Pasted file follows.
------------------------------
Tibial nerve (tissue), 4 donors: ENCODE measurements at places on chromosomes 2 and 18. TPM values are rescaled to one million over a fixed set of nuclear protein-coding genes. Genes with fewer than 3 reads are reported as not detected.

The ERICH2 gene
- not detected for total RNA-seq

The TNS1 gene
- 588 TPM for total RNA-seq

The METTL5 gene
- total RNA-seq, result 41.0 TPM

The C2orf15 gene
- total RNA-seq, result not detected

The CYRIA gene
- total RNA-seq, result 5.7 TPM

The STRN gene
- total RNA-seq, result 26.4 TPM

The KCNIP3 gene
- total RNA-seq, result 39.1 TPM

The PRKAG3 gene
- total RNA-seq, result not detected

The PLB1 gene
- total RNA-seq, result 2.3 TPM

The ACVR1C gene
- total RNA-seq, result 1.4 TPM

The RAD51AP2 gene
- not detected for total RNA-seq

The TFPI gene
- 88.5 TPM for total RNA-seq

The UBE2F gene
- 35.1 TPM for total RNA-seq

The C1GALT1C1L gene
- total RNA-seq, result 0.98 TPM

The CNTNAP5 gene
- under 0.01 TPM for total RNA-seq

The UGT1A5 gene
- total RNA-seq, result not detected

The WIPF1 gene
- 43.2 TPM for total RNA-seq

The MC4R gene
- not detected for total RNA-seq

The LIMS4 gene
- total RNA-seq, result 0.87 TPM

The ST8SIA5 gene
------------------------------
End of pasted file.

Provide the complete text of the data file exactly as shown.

Tibial nerve (tissue), 4 donors: ENCODE measurements at places on chromosomes 2 and 18. TPM values are rescaled to one million over a fixed set of nuclear protein-coding genes. Genes with fewer than 3 reads are reported as not detected.

The ERICH2 gene
- not detected for total RNA-seq

The TNS1 gene
- 588 TPM for total RNA-seq

The METTL5 gene
- total RNA-seq, result 41.0 TPM

The C2orf15 gene
- total RNA-seq, result not detected

The CYRIA gene
- total RNA-seq, result 5.7 TPM

The STRN gene
- total RNA-seq, result 26.4 TPM

The KCNIP3 gene
- total RNA-seq, result 39.1 TPM

The PRKAG3 gene
- total RNA-seq, result not detected

The PLB1 gene
- total RNA-seq, result 2.3 TPM

The ACVR1C gene
- total RNA-seq, result 1.4 TPM

The RAD51AP2 gene
- not detected for total RNA-seq

The TFPI gene
- 88.5 TPM for total RNA-seq

The UBE2F gene
- 35.1 TPM for total RNA-seq

The C1GALT1C1L gene
- total RNA-seq, result 0.98 TPM

The CNTNAP5 gene
- under 0.01 TPM for total RNA-seq

The UGT1A5 gene
- total RNA-seq, result not detected

The WIPF1 gene
- 43.2 TPM for total RNA-seq

The MC4R gene
- not detected for total RNA-seq

The LIMS4 gene
- total RNA-seq, result 0.87 TPM

The ST8SIA5 gene